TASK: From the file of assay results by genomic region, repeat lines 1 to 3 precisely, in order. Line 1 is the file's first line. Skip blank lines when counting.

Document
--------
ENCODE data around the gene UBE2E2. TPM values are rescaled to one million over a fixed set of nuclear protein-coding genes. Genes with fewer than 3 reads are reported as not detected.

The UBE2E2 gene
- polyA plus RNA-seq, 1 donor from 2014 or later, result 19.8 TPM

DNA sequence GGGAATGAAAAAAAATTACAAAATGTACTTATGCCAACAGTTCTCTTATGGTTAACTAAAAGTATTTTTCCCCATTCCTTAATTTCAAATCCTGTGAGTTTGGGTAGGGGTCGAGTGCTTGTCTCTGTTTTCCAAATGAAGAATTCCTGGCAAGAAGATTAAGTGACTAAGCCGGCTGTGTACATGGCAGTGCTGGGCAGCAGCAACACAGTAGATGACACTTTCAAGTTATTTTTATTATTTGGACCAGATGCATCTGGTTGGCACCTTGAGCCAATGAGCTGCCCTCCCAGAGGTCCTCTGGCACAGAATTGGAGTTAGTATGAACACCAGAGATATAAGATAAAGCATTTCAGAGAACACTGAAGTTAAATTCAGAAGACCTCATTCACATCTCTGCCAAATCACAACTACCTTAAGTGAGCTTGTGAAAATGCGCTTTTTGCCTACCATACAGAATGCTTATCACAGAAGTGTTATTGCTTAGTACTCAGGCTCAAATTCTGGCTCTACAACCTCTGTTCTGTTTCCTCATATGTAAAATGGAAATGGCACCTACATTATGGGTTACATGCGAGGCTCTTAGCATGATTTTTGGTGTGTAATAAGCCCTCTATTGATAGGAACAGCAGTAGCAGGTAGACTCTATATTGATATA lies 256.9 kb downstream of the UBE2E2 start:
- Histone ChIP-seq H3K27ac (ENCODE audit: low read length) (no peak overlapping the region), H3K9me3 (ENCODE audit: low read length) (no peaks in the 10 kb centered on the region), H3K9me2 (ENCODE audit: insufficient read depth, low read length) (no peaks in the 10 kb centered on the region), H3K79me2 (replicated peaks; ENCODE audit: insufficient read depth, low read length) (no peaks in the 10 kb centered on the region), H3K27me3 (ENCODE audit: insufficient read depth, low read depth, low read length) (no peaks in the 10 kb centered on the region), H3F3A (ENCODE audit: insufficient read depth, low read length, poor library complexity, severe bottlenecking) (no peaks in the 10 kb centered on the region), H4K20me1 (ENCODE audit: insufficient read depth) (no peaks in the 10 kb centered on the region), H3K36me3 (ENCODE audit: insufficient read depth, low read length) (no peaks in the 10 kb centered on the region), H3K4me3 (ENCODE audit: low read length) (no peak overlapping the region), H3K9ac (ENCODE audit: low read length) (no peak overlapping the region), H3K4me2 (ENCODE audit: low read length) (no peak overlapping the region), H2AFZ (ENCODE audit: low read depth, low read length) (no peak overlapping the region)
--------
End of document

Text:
ENCODE data around the gene UBE2E2. TPM values are rescaled to one million over a fixed set of nuclear protein-coding genes. Genes with fewer than 3 reads are reported as not detected.

The UBE2E2 gene
- polyA plus RNA-seq, 1 donor from 2014 or later, result 19.8 TPM